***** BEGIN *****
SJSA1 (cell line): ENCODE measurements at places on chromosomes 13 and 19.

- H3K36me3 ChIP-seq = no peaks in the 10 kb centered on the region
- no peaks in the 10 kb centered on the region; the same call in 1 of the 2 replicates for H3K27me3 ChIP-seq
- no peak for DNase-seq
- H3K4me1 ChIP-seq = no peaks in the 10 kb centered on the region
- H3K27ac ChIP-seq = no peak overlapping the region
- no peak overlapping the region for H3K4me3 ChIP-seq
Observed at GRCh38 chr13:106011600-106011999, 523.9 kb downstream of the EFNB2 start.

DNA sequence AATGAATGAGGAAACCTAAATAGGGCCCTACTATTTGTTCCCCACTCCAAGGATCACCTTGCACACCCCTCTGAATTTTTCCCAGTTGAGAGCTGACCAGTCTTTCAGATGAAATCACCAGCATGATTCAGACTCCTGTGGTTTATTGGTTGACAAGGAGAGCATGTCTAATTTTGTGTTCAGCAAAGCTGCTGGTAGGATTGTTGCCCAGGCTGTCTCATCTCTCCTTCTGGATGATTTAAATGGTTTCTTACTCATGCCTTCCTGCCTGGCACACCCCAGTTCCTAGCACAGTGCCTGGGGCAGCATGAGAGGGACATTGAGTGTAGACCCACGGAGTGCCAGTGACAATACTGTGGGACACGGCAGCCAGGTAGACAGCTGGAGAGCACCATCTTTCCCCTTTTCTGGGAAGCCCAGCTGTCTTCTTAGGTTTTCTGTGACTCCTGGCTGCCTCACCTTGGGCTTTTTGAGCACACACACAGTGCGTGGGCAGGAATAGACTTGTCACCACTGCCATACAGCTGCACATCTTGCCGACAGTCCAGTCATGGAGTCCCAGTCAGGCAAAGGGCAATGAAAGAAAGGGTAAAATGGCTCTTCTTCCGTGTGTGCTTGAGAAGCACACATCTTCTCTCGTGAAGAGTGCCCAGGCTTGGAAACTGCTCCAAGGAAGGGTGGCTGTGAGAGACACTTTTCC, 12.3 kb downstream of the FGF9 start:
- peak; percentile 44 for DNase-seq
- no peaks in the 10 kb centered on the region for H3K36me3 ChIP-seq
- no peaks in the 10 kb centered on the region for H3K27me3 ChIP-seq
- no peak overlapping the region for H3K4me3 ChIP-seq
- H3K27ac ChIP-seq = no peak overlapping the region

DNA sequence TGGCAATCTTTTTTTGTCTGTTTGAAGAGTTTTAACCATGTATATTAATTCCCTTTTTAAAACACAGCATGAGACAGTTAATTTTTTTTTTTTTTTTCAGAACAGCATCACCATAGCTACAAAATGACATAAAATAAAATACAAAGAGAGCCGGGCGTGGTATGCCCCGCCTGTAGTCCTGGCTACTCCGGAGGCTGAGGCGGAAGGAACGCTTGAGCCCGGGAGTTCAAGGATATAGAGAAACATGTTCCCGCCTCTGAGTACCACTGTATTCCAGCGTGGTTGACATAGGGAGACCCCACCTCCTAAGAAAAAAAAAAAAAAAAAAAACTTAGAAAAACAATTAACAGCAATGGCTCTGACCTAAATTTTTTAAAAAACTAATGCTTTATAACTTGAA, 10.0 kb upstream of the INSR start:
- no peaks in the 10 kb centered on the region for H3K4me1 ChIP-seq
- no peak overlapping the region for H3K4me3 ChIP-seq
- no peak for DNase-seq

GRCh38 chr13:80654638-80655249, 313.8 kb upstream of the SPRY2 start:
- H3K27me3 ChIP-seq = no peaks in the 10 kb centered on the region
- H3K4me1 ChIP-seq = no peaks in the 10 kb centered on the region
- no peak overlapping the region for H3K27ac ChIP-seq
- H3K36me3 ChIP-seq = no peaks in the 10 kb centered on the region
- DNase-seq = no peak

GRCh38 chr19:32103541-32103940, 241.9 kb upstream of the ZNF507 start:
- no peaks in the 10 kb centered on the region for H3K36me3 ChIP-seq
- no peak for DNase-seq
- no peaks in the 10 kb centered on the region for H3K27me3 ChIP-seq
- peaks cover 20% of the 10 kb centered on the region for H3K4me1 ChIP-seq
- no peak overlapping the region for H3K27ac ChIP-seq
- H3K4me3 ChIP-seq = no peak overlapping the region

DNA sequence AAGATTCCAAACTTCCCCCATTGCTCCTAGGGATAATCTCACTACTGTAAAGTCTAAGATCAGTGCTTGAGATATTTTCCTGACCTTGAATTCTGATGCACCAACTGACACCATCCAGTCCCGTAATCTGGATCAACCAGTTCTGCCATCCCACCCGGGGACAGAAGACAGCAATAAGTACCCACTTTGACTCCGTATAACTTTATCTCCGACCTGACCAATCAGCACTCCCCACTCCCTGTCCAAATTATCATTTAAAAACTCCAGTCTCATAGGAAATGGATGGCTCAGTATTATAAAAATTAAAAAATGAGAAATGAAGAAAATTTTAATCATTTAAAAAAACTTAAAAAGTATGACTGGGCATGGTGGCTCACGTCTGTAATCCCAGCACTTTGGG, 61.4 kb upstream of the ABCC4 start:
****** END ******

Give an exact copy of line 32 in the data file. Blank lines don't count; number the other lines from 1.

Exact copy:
DNA sequence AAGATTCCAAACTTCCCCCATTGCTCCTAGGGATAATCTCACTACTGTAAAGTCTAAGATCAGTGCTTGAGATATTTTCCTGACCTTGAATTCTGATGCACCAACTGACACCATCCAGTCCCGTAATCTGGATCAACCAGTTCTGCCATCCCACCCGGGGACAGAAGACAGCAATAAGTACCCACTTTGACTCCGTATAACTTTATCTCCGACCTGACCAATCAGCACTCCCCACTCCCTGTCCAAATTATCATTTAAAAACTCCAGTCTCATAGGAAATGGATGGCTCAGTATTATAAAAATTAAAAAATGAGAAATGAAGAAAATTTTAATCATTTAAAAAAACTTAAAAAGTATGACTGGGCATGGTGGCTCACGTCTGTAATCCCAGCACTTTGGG, 61.4 kb upstream of the ABCC4 start: